(a). Absorption of the parallel dipole energy as a function of the position and normalized surface-parallel wavevector. The dipole is located at the middle of the Alq3 layer and the emission wavelength is λ = 535 nm. Bright features correspond to a higher absorption. The green curve shows the outcoupled energy flux. (b) Same as part (a) but for perpendicular dipole. Perpendicular dashed lines divide this flux into air-outcoupled, glass-waveguided, organics-waveguided and surface plasmon polariton (SPP) portions. At λ = 535 nm, the dielectric constants for Mg, BCP, Alq3, TPD, PEDOT and ITO are: ε = 1.908 + 0.265i, ε = 2.985 + (4.11 × 10-5)i, ε = 2.962, ε = 2.985 + (4.11 × 10-5)i, ε = 2.304 + (3.33 × 10-2)i and ε = 3.295 + (3.63 × 10-2)i, respectively. Note that the dielectric constant of TPD was assumed to be equal that of BCP.

Fig. 6.
Fig. 6.

(a). The calculated distribution of the Alq3 dipole energy versus the dipole distance from the BCP layer. (b) The basic structure and the emitting pathways of the OLED of Segal et al. [9]

Fig. 7.
Fig. 7.

(a). Absorption of the parallel dipole energy as a function of the position and normalized surface-parallel wavevector. The dipole is located at the middle of the PMMA:Alq3 layer and the emission wavelength is λ = 535 nm. The green and blue curves show the outcoupled energy flux from the PMMA:R6G-air and PMMA:Alq3-glass interfaces, respectively. The blue curve is rescaled by 1/2000 to share the same y-axis with the green curve. (b) Same as part (a) but for perpendicular dipole. Perpendicular dashed lines divide the flux into air-outcoupled and glass-waveguided portions. Dielectric constants for PMMA and R6G were extracted from Ref. [10].

Fig. 8.
Fig. 8.

(a). The calculated ratio of emitted power to the total dipole energy for the structure of Andrew and Barnes.[10] The data is shown for samples without the R6G acceptor (PMMA:Alq3/Ag/PMMA) (blue curve), samples without the Alq3 donor (PMMA/Ag/PMMA:R6G) (green curve) and samples containing both Alq3 and R6G (PMMA: Alq3/Ag/PMMA:R6G) (red curve). The silver layer thickness is 60 nm. The R6G absorption and PL spectra of R6G and Alq3 are extracted from Fig. 1(d) of Andrew and Barnes.[10] (b) The energy transfer efficiency, which is the ratio of the energy absorbed by the R6G-doped PMMA layer to the total Alq3 dipole energy, versus silver thickness.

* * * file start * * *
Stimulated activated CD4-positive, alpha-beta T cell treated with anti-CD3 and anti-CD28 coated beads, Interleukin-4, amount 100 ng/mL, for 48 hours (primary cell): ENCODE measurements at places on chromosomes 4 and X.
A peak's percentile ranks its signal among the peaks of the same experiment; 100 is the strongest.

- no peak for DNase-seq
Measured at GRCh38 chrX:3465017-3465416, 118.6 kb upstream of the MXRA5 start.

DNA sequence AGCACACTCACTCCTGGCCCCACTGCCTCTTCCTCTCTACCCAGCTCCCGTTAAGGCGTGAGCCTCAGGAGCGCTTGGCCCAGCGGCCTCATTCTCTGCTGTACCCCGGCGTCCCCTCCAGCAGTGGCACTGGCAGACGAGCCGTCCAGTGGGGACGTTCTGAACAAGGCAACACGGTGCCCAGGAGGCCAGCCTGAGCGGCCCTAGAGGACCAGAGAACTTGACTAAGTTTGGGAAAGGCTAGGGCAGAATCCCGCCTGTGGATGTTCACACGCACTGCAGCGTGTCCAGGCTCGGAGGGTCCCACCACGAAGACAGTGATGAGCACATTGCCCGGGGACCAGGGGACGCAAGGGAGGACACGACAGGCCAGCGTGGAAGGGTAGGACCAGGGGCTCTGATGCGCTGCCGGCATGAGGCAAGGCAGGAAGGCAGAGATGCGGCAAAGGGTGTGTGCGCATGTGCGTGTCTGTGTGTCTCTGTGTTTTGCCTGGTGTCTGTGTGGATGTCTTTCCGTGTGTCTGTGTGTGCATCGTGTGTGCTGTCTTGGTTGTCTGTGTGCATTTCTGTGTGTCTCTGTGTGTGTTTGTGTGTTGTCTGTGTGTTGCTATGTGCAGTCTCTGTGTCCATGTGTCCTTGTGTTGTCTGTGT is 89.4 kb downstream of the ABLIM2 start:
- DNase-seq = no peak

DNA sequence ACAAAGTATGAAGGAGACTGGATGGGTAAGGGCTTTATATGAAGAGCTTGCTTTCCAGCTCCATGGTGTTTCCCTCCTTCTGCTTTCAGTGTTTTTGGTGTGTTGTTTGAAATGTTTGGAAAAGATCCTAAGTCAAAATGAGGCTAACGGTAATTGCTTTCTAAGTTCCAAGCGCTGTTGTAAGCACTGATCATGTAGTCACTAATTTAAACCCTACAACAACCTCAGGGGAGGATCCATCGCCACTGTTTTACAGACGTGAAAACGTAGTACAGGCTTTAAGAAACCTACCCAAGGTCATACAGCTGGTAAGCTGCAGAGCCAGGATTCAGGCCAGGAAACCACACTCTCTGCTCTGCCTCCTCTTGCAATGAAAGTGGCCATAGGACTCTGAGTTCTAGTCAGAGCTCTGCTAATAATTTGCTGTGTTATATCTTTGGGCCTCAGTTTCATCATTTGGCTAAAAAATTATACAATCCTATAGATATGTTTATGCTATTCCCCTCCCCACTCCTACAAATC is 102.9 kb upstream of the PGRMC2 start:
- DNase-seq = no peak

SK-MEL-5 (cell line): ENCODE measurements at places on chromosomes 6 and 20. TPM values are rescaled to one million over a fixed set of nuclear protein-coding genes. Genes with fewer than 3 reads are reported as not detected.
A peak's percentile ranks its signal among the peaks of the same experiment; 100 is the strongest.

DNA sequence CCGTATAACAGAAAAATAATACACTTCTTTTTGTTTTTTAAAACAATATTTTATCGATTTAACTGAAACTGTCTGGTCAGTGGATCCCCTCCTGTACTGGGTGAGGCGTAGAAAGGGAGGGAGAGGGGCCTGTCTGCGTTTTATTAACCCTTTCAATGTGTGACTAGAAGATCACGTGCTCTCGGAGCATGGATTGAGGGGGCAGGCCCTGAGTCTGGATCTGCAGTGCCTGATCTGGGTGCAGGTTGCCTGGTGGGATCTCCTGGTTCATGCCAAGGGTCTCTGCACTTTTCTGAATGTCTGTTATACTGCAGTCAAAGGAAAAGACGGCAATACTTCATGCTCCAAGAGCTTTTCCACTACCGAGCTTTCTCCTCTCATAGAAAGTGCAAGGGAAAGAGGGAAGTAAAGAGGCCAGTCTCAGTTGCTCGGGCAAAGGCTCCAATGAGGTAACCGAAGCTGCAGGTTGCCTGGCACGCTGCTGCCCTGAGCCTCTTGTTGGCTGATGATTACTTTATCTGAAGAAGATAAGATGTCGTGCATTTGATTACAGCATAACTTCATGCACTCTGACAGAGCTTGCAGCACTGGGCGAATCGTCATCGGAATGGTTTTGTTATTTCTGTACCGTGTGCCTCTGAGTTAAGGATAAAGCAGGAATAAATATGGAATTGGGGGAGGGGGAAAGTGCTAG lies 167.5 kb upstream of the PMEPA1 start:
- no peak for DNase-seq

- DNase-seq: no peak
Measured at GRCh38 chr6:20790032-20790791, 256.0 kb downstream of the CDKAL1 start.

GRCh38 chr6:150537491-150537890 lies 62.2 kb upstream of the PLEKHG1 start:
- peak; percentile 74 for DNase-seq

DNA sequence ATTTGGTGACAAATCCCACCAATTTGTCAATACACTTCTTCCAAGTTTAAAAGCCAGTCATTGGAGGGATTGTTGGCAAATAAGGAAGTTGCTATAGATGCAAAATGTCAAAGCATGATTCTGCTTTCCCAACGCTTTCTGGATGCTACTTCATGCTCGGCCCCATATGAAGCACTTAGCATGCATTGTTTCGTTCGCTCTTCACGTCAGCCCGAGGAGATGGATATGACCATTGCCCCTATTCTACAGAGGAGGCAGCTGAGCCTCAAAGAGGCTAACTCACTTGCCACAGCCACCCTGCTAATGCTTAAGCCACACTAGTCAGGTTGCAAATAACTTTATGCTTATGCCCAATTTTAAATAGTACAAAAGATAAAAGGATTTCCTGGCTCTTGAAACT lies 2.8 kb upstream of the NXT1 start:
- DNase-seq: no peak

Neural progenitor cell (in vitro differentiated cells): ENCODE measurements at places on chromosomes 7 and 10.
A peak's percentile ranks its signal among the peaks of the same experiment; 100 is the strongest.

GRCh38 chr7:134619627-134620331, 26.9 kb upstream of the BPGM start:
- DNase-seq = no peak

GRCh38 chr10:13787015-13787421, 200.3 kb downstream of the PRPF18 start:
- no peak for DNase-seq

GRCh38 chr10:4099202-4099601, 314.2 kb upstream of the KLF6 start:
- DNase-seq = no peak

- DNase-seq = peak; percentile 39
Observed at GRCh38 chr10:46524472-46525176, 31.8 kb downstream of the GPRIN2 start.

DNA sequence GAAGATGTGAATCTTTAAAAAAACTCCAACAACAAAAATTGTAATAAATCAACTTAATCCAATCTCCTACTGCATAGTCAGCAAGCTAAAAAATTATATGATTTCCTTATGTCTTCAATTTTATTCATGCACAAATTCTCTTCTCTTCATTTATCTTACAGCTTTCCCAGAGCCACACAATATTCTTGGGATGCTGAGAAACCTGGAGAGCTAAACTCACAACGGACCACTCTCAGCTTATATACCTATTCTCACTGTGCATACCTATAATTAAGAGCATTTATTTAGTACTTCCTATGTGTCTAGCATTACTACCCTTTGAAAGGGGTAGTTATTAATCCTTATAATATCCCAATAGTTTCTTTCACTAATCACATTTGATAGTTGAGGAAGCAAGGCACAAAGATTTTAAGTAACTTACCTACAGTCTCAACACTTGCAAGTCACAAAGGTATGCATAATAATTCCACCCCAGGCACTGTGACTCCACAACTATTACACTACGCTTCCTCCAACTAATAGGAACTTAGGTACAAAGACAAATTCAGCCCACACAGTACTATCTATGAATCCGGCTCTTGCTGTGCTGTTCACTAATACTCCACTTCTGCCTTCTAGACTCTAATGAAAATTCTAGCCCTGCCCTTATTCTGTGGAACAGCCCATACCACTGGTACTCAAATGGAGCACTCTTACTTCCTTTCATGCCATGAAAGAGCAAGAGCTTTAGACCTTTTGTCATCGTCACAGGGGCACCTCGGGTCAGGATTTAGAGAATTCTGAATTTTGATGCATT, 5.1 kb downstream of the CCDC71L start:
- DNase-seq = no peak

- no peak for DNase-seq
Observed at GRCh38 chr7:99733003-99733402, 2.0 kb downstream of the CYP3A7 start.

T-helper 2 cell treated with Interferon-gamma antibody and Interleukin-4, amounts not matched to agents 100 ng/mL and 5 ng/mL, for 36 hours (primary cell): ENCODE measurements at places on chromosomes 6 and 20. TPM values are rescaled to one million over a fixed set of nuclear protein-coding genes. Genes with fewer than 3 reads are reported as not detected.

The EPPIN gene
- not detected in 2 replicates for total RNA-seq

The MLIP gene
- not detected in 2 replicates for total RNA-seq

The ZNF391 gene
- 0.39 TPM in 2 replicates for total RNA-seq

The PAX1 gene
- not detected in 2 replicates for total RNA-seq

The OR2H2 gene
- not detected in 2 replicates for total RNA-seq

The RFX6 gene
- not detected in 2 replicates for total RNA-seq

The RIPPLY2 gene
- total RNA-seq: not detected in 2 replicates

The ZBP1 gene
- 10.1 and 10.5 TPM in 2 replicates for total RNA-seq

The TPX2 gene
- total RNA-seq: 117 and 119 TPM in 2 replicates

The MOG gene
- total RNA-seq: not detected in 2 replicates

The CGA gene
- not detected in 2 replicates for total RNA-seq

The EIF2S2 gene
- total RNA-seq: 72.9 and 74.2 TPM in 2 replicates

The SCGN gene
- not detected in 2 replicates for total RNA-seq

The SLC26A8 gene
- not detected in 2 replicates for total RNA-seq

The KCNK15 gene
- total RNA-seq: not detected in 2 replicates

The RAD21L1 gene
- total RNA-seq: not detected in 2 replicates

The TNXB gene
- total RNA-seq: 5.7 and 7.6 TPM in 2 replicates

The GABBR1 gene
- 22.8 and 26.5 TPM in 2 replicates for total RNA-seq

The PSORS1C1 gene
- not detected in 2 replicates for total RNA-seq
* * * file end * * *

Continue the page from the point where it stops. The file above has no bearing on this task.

Equations (26)

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E ( R ) = i ω μ 0 G ( R R ) · J ( R ) d 3 R′
M n κ o e ( h ) = e ihz [ n J n ( κ r ) r sin cos n ϕ r ̂ J n ( κ r ) r cos sin n ϕ ϕ ̂ ]
N n κ o e ( h ) = e ihz k j [ ih J n ( κ r ) r cos sin n ϕ r ̂ inh J n ( κ r ) r sin cos n ϕ ϕ ̂ + κ 2 J n ( κ r ) cos sin n ϕ z ̂ ]
G 0 ( R R′ ) = i 4 π 0 d κ n = 0 t = e , o 2 δ n 0 κ h s [ M tnκ ( h s ) M tnκ ( h s ) + N tnκ ( h s ) N tnκ ( h s ) M tnκ ( h s ) M tnκ ( h s ) + N tnκ ( h s ) N tnκ ( h s ) ] z 0 z 0
G j ( R R ) = i 4 π 0 d κ n = 0 t = e , o 2 δ n 0 κ h s [ c j M tn κ ( h j ) M tn κ ( h s ) + f j N tn κ ( h j ) N tn κ ( h s )
+ c j M tn κ ( h j ) M tn κ ( h s ) + f j N t n κ ( h j ) N tn κ ( h s ) ]
c j e i h j z j + c j e i h j z j = c j + 1 e i h j + 1 z j + c j + 1 e i h j + 1 z j
h j k j ( f j e i h j z j + f j e i h j z j ) = h j + 1 k j + 1 ( f j + 1 e i h j + 1 z j + f j + 1 e i h j + 1 z j )
c j h j e i h j z j + c j h j e i h j z j = h j + 1 c j + 1 e i h j + 1 z j + h j + 1 c j + 1 e i h j + 1 z j
k j f j e i h j z j + k j f j e i h j z j = k j + 1 f j + 1 e i h j + 1 z j + k j + 1 f j + 1 e i h j + 1 z j
b = e 2 k s 3 6 πmωε [ 1 + 3 q ε 2 p 0 k s 3 Im ( E 0 ) ]
b b 0 = 1 q + q { 1 + 3 2 Re [ 0 d κ κ 3 h s k s 3 ( f s + f s ) ] }
b b 0 = 1 q + q { 1 + 3 4 Re [ 0 d κ κ h s k s ( c s + c s + h s 2 k s 2 ( f s f s ) ) ] }
. S d V = S . d A S z d A .
S z = i 2 μ 0 ω [ E r ( E r z E z r ) * + E ϕ ( E ϕ z 1 r E z ϕ ) * ]
E jr = ω 2 p 0 4 π d κ κ h j k s k j h s J 0 ( κ r ) r ( f j e i h j z f j e i h j z )
E jz = i ω 2 p 0 4 π d κ κ 3 h s k s k j J 0 ( κ r ) ( f j e i h j z + f j e i h j z )
E j r = i ω 2 p 0 4 π d κ [ 1 h s J 1 ( κ r ) r ( cos ϕ sin ϕ ) ( c j e i h j z + c j e i h j z )
+ h j k j k s J 1 ( κ r ) r ( cos ϕ + sin ϕ ) ( f j e i h j z f j e i h j z )
E j ϕ = i ω 2 p 0 4 π d κ [ 1 h s J 1 ( κ r ) r ( cos ϕ + sin ϕ ) ( c j e i h j z + c j e i h j z )
+ h j k j k s J 1 ( κ r ) r ( cos ϕ sin ϕ ) ( f j e i h j z f j e i h j z ) ]
E jz = i ω 2 p 0 4 π d κ κ 2 2 k s k j J 1 ( κ r ) ( cos ϕ + sin ϕ ) ( f j e i h j z + f j e i h j z )
Re ( S z , j * dA ) = 3 q 4 Re [ 0 du u 3 ( ε j ) * 1 u 2 ε j ( ε j ε s u 2 ) 1 2 ( f j e i h j z f j e i h j z ) ( f j e i h j z + f j e i h j z ) * ]
Re ( S z , j dA * ) = 3 q 8 Re [ 0 d u u ( ε j ) * ε j ( ε j ε s u 2 ) 1 2 ( f j e i h j z f j e i h j z ) ( f j e i h j z + f j e i h j z ) *
+ 0 d u u ( ( ε j ε s u 2 ) 1 2 ) * 1 u 2 ( c j e i h j z + c j e i h j z ) ( c j e i h j z c j e i h j z ) * ]
1 b 0 d u Re ( dA d S z , j , * dz ) = b ET ( z ) b 0 = 0 rdr 0 2 π d ϕ ρ R 0 6 ( r 2 + z 2 ) 3 = ρ π 2 R 0 6 z 4